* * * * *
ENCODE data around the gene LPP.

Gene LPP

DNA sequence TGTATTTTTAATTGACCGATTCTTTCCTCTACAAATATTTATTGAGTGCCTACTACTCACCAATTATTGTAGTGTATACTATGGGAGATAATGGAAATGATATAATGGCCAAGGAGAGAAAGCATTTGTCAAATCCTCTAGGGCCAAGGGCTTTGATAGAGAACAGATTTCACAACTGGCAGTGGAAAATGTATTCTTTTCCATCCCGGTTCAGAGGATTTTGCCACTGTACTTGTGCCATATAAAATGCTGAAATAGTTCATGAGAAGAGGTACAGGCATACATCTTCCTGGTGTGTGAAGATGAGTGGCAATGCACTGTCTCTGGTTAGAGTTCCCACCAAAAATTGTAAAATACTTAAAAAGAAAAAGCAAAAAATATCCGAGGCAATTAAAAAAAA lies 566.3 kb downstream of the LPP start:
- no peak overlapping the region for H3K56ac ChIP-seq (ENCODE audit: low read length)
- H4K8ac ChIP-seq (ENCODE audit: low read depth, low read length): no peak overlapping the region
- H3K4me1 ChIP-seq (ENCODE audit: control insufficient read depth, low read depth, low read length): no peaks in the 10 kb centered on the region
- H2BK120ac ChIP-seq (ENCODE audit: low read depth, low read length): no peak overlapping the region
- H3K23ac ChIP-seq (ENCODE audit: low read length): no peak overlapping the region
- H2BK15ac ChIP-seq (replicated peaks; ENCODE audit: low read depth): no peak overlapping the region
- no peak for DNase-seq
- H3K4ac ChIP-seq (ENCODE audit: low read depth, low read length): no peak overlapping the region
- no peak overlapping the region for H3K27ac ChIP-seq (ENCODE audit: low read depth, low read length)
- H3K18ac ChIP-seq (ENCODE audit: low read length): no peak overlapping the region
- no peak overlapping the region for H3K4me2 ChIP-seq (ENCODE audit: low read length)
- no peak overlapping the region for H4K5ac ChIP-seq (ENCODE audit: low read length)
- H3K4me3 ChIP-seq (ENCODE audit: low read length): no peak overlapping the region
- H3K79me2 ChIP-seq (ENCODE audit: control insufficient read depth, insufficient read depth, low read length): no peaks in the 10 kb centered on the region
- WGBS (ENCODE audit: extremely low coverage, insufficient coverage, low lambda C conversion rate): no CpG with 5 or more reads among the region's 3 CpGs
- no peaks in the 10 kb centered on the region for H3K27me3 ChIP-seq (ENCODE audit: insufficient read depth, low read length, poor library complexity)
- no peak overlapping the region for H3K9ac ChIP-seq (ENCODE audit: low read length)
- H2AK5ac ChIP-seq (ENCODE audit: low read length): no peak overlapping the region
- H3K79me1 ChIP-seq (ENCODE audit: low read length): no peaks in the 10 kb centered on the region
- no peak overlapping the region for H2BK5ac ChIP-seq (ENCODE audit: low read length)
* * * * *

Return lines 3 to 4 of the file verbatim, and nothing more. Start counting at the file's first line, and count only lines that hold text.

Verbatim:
DNA sequence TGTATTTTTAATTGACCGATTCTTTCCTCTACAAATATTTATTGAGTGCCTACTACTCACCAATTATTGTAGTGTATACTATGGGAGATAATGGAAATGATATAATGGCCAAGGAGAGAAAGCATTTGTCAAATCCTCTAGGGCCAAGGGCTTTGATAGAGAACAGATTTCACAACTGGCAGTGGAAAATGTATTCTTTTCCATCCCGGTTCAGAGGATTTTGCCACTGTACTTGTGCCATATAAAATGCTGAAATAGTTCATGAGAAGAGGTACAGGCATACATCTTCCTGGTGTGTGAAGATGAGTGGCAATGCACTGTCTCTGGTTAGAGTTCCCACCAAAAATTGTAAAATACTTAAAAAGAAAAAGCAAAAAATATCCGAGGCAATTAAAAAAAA lies 566.3 kb downstream of the LPP start:
- no peak overlapping the region for H3K56ac ChIP-seq (ENCODE audit: low read length)